What's the most surprising thing you discovered during the course of your research?
    As a freelance writer, I don't get to have researchers much. But for this project, support from the Law Foundation of Ontario let us hire a bunch of students to research in the case law of the Court of Appeal. I should not have been surprised, but I found out again: there are a lot of bright, dedicated, passionate, well-organized young people out there. I hope we find ways to keep them busy.

    Do you have to travel much concerning the research/writing of your book?
    Just from my home to Osgoode Hall in downtown Toronto, where they were good enough to find me a little work space in that remarkable building for a couple of years.

    What was the hardest part of writing your book?
    Writing is always the hard part. Writing is the only really hard thing I seem to be any good at.

    Did you learn anything from writing your book and what was it?

    The right of appeal seems to be one of those unchanging thousand-year old fundamentals of justice. In fact, it is a very historically-contingent thing - as historians might expect, but it sometimes surprises lawyers. Well into the 20th century one could be sentenced to death in Canada with no right of appeal whatsoever. My subtitle "defining the right of appeal" was a late choice, but it speaks to something I found myself pursuing all through this project.

    What are your current/future projects?
    In 2015 Penguin Canada is going to publish my Three Weeks in Quebec City, about the making of the Canadian constitution at Quebec City in 1864. It is part of their History of Canada series, edited by Robert Bothwell and Margaret MacMillan. And Canada's History will need a column soon. And I keep up my history blog .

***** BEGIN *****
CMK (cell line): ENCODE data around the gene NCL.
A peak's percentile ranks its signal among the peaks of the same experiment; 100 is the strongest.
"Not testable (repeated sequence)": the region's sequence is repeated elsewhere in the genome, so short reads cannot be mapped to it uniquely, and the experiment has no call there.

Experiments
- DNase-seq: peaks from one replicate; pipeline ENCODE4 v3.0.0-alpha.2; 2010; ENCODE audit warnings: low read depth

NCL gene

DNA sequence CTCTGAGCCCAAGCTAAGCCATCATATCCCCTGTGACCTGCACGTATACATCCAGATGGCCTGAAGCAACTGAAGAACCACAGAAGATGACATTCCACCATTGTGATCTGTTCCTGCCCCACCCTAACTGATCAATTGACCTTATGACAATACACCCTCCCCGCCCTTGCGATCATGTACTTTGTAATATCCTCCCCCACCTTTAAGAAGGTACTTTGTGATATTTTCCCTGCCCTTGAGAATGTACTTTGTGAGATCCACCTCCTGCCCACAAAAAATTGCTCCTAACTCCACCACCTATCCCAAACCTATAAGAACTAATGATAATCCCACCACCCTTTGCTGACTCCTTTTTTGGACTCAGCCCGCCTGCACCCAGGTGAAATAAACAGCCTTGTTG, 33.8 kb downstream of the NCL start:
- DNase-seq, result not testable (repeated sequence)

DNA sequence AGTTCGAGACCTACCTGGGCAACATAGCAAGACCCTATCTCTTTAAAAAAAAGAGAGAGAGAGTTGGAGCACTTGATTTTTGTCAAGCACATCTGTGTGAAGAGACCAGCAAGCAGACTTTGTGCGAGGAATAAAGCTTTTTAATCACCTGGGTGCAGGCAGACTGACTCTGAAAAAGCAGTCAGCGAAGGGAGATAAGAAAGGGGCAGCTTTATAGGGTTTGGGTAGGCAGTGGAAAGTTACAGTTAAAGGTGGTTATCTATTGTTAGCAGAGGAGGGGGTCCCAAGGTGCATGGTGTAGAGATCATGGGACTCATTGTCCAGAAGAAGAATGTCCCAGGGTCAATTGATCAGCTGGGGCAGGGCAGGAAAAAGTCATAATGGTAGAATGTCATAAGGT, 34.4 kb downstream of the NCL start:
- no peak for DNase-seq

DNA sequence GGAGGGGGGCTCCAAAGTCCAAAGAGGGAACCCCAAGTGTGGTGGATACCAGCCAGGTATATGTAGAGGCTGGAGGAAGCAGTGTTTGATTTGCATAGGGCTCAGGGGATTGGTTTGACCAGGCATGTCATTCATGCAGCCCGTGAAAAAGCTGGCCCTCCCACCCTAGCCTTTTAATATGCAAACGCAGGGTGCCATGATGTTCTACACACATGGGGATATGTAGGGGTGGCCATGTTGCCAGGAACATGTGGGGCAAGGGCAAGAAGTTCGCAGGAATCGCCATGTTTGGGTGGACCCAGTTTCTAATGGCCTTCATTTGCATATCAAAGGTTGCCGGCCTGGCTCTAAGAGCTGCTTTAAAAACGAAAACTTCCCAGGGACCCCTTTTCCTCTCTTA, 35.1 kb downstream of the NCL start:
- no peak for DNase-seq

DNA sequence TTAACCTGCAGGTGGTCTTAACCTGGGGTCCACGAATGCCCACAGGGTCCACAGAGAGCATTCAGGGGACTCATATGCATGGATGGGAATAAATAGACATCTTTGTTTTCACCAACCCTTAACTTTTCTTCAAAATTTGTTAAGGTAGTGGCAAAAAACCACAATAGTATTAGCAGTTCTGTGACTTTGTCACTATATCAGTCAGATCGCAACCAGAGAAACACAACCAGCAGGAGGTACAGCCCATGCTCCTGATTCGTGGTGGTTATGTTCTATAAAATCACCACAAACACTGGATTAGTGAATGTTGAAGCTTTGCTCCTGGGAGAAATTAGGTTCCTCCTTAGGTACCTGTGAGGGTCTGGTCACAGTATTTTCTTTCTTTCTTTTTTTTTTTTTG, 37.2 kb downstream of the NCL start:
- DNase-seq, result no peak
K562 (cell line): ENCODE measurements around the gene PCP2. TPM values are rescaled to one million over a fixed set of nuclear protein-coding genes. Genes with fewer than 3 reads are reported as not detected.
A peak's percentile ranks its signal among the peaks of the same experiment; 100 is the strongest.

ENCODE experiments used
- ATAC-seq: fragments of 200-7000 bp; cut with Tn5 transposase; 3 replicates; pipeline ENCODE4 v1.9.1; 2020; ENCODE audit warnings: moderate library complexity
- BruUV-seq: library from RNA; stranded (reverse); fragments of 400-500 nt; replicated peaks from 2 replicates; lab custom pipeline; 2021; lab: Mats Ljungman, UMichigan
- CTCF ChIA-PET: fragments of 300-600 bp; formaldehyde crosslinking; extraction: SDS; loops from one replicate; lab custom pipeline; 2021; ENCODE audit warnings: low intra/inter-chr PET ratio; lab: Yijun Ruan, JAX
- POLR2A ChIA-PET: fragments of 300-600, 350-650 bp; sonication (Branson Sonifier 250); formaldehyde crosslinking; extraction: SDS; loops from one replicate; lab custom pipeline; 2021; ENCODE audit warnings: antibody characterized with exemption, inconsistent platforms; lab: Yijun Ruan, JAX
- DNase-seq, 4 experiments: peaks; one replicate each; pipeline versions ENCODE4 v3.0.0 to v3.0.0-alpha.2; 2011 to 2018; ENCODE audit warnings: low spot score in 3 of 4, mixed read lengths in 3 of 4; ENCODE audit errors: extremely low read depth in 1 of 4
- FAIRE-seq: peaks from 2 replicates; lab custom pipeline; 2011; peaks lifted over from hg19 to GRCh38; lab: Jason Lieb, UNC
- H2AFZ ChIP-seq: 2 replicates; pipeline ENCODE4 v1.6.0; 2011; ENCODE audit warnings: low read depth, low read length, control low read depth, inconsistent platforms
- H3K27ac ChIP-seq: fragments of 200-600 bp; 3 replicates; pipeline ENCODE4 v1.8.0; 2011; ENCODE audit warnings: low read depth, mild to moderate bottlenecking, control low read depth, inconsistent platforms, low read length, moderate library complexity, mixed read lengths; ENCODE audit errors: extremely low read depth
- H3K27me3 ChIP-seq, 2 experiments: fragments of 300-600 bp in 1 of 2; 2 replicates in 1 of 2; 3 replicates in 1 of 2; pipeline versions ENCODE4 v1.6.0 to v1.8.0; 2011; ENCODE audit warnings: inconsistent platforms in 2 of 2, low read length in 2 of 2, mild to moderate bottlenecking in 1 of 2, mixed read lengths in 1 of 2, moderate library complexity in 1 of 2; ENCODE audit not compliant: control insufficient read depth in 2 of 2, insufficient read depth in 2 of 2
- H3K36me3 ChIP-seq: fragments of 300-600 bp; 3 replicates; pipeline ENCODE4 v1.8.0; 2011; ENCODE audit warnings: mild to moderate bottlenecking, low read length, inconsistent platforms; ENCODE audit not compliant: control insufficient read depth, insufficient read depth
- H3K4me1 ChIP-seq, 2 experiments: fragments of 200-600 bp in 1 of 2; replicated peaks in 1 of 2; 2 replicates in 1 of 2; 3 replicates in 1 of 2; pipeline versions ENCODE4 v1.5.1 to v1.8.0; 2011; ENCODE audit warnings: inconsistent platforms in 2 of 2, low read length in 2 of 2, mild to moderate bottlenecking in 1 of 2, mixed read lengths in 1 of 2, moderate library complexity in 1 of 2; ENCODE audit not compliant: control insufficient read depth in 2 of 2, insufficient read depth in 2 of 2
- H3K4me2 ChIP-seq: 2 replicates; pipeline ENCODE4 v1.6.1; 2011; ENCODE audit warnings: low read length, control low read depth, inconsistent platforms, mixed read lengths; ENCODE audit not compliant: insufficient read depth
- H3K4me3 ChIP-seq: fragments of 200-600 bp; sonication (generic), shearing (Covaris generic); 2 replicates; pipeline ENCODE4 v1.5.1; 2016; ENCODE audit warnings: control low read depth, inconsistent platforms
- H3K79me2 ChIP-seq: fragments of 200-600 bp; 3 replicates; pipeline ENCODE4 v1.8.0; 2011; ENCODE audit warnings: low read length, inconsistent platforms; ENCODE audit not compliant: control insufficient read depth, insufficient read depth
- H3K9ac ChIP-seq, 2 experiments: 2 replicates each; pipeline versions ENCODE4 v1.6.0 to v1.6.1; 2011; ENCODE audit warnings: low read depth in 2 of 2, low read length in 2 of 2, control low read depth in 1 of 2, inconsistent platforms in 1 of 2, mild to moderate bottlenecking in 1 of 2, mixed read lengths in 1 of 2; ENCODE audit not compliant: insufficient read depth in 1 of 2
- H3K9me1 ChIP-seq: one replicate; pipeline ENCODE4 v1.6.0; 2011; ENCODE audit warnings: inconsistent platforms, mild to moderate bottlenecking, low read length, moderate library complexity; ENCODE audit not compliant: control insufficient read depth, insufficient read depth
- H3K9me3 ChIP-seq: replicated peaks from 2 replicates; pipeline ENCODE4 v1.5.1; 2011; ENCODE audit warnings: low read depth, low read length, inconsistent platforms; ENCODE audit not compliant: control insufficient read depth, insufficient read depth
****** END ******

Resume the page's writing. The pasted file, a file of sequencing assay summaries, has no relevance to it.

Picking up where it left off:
What do you like to read for pleasure? What are you currently reading?

    I just read Ian McEwan's short novel The Children Act. I was not thinking of it as legal history, but he does explore how judges think and the moral seriousness that judging engages. Judges I have met are pretty impressive people, by and large.

    What is your favourite book?

    Years ago someone told me about Montaillou, Emmanuel LeRoy Ladurie's extraordinary total history of a village in the Pyrenees in the late 1200s. I found a copy and read the whole long, detailed, challenging thing very slowly in French. When I finished it, I thought I was the only person in North America who knew this amazing book. A week later Time magazine reviewed the English translation. But for me it remains one of the great inspirational histories.

    It's legal history of a kind, come to think of it: it is based on the Inquisition records from when they interrogated the whole village on heresy charges.